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Way Out There in the Blue: Reagan, Star Wars, and the End of the Cold War
Way Out There in the Blue: Reagan, Star Wars, and the End of the Cold War. By Frances Fitzgerald. New York: Simon and Schuster, 2000. Pp. 592. $30.
The hope of rendering nuclear weapons "impotent and obsolete" that Ronald Reagan raised in March 1983, in his famous "Star Wars" speech, is still very much with us. While both the technology and the political setting have changed since then, the results are thus far pretty much the same.
As Frances Fitzgerald argues in this well-written and provocative book, Reagan's dream had its origins in his fond wish to return the United States to the relative invulnerability that two oceans had afforded it in the past. Fitzgerald traces the taproot of the Strategic Defense Initiative (SDI) to the idea of American exceptionalism, which has always been as much a religious as a geographical phenomenon. But the proximate cause of Star Wars, as SDI came pejoratively to be known by many, was the unlikely result of a confidence game perpetrated upon what seems, in retrospect, a group of rank amateurs by a hardened corps of Washington's resident main-chance artists. Under the category of with-how-little-wisdom-is-the-world-governed, it makes for a fascinating tale, if a long and at times truly bizarre one.
Among the characters for whom the author provides richly detailed portraits is Caspar Weinberger, a longtime California associate whom Reagan made his first secretary of defense. Known as "Cap the Knife" for his parsimony during his tenure as head of the Office of Management and Budget in the Gerald Ford administration, Weinberger became "Cap the Shovel" when it came to allocating funds for Star Wars. Yet the former counsel for the Bechtel Corporation had scant understanding of the program that he defended so zealously and, ultimately, successfully. (Unaware that the X-ray laser, a foundation stone in the early version of SDI, derived its power from a nuclear explosion, Weinberger only learned the truth on [End Page 385] his way to announce the program's budget to Congress; he finally wound up admitting that the device depended upon a "nuclear event.")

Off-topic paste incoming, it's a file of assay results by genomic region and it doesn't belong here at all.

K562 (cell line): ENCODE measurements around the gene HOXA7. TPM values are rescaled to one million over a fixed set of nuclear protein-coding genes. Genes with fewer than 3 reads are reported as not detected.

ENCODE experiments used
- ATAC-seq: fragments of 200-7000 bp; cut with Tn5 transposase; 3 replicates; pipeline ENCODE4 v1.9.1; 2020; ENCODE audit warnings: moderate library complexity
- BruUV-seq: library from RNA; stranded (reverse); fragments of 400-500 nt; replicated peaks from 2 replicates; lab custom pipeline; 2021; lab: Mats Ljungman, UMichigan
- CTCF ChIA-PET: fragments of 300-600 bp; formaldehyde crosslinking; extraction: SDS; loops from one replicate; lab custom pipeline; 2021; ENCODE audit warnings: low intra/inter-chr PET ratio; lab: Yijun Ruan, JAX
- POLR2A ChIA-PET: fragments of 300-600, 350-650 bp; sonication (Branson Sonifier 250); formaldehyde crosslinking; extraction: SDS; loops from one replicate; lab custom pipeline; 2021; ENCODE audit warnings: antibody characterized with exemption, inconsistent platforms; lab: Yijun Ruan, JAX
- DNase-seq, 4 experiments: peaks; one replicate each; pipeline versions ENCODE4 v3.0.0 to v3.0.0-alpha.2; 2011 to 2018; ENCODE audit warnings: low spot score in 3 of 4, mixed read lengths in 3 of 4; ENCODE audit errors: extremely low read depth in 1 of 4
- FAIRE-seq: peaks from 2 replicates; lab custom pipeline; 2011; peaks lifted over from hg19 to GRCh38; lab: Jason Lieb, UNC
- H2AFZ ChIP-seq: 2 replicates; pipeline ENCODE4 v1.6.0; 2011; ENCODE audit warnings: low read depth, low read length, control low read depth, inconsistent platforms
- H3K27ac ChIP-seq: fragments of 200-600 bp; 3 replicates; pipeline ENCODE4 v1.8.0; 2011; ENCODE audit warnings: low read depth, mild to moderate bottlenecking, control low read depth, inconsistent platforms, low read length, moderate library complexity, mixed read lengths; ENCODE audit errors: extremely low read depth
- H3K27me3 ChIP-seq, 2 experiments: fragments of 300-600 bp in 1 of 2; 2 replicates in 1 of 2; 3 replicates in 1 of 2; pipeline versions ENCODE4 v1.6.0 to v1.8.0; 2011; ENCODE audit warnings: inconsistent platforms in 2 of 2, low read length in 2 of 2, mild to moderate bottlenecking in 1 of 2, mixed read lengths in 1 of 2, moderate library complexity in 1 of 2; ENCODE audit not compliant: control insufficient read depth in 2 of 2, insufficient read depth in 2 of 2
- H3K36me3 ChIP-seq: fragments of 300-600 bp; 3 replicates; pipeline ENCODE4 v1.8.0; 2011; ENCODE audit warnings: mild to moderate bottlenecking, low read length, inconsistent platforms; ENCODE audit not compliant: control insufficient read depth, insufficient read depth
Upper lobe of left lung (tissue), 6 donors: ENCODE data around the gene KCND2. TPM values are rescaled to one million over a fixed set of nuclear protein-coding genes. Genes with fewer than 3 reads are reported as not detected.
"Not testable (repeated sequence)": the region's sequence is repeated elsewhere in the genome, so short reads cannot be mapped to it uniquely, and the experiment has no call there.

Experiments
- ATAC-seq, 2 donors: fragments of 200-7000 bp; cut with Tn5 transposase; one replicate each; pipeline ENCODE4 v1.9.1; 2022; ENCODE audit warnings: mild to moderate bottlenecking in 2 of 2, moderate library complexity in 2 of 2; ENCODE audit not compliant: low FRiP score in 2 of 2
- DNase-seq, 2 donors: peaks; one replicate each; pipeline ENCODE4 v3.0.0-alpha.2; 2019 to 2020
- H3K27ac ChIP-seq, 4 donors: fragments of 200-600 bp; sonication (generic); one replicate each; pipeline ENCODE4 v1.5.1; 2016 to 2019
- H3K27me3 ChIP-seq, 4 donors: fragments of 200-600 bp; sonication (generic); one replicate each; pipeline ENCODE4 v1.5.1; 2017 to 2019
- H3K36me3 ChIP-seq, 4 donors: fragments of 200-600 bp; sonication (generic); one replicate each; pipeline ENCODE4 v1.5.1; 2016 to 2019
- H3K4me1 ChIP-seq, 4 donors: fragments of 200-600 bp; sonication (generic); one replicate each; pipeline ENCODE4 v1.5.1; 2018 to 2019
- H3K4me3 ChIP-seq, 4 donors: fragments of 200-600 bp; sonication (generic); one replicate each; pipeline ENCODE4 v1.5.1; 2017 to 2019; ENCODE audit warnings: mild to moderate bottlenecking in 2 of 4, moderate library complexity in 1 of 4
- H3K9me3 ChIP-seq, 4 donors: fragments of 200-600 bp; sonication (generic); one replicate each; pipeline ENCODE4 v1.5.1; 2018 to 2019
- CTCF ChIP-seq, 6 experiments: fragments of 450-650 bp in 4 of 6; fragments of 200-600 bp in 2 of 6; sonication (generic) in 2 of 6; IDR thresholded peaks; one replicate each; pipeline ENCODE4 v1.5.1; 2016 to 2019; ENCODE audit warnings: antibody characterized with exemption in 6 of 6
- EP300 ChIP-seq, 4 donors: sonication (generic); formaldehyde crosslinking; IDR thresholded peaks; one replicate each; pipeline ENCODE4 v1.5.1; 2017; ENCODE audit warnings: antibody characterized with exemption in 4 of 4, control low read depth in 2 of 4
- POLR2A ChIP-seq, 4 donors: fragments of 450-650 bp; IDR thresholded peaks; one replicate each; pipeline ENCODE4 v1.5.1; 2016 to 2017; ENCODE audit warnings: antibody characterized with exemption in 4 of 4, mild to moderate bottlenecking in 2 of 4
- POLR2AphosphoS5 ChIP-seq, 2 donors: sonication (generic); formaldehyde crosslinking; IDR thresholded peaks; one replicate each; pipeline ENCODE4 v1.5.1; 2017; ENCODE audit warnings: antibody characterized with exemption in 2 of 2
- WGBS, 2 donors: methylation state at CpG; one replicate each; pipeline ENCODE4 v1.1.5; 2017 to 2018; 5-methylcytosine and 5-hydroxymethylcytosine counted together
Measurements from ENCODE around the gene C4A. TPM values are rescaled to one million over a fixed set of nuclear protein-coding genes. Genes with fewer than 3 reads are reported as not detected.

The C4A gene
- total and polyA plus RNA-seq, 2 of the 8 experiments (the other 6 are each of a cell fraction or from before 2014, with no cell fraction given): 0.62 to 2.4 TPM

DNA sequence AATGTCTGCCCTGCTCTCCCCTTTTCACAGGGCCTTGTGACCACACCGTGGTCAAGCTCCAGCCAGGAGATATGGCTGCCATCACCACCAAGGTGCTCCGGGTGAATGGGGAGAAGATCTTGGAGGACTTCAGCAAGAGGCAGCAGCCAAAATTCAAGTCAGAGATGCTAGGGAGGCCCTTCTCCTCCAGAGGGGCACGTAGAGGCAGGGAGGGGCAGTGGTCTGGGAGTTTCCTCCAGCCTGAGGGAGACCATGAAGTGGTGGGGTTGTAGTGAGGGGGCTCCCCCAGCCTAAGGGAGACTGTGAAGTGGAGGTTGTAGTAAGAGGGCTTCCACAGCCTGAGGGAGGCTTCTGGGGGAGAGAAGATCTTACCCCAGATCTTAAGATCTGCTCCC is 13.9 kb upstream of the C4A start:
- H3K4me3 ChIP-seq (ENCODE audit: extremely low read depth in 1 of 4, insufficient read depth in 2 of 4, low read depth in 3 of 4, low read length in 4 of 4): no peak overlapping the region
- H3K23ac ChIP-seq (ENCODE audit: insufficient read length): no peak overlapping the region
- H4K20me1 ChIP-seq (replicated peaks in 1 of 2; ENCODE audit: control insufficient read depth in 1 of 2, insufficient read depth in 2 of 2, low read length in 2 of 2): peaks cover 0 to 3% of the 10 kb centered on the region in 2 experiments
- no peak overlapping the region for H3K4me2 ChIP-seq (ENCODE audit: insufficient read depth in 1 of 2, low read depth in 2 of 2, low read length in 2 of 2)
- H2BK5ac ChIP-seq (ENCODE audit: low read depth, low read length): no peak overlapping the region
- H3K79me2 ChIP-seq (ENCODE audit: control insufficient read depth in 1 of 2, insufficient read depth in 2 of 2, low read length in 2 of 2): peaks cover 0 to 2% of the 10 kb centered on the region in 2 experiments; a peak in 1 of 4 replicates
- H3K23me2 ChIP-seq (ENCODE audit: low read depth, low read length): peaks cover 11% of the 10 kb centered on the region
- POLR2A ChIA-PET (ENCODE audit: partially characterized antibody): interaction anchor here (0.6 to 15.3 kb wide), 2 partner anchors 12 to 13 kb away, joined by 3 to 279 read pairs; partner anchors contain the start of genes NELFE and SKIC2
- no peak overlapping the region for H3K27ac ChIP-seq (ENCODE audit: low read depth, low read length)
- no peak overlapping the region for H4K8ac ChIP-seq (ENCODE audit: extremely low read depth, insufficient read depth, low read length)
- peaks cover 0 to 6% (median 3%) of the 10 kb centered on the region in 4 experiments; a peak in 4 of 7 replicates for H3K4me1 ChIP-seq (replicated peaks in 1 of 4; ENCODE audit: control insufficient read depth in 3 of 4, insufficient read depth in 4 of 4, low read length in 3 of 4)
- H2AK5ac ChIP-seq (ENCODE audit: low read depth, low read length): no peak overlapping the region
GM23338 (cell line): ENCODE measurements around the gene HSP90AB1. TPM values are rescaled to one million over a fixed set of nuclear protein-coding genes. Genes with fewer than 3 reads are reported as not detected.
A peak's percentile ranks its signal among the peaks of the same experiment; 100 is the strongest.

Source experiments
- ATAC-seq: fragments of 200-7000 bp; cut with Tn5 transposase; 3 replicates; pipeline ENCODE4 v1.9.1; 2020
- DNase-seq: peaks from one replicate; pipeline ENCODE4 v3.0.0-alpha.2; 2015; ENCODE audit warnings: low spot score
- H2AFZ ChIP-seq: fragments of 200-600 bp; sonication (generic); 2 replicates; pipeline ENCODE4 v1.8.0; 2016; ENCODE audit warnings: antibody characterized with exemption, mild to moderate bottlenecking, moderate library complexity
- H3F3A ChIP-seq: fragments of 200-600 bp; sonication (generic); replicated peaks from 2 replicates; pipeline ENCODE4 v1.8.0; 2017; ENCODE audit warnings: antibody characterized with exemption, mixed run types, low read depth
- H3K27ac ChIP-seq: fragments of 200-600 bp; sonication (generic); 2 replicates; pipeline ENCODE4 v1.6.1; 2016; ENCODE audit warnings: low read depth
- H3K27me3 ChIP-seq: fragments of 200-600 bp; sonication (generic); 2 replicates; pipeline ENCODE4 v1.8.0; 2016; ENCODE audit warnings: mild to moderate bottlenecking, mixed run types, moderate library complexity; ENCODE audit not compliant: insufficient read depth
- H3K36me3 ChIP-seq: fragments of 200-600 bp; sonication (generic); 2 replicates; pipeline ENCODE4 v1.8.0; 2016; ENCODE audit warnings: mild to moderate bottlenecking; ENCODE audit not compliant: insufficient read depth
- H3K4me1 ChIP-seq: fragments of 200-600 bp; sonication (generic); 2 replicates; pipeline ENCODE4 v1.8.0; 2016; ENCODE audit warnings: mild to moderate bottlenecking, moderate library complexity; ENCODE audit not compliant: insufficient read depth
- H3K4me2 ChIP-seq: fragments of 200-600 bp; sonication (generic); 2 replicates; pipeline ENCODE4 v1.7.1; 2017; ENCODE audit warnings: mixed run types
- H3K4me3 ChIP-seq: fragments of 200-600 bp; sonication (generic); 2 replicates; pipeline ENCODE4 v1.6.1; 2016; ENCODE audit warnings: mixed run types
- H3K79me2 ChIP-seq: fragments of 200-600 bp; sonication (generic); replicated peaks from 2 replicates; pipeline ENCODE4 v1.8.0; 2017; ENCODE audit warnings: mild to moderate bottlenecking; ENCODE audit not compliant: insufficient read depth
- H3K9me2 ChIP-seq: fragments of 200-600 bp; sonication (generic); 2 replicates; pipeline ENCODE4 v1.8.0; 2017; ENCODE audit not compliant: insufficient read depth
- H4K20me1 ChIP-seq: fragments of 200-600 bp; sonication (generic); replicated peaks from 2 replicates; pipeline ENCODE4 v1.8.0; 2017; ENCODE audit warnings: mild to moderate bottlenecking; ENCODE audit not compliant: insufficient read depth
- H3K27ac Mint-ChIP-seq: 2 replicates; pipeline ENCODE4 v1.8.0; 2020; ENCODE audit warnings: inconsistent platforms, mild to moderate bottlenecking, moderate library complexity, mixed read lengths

The American hero of the piece is arguably George Shultz, Reagan's second secretary of state. Shultz fought a lonely battle against Weinberger in an effort to keep SDI from crowding off the negotiating table a truly historic opportunity to reduce the number and type of nuclear weapons. But, as Fitzgerald makes clear, it is Mikhail Gorbachev who deserves the lion's share of credit for the success of the Strategic Arms Reduction Talks (START)--not least of all for his patience in putting up with the wild swings in U.S. policy caused by the byzantine feuding within the administration, a result of the vacuum at the top. Ironically, Reagan himself sometimes seems but a bit player in this drama; only near the end of his presidency does he, by instinct or intuition, come to the realization that the hard-liners he brought to power are jeopardizing his place in history. Even here, however, it is unclear whether this epiphany belongs to Ronald Reagan or his wife Nancy, who, by the end of his term, is exercising personal control over the presidential schedule with the aid of a soothsayer.
While Fitzgerald's book combines a journalist's eye for telling anecdotes with a historian's broad perspective, there are a few notable gaps in her account. As another reviewer has noted, her imaginative recreation of the crucial October 1986 Reykjavik summit, based on interviews and secondary sources, would have benefited from a reading of several key and now declassified documents on the subject, including the verbatim transcript of the Reagan-Gorbachev conversations.
Finally, Fitzgerald too quickly passes over what seems to have been a truly major missed opportunity at Reykjavik, when Gorbachev offered to trade away thousands...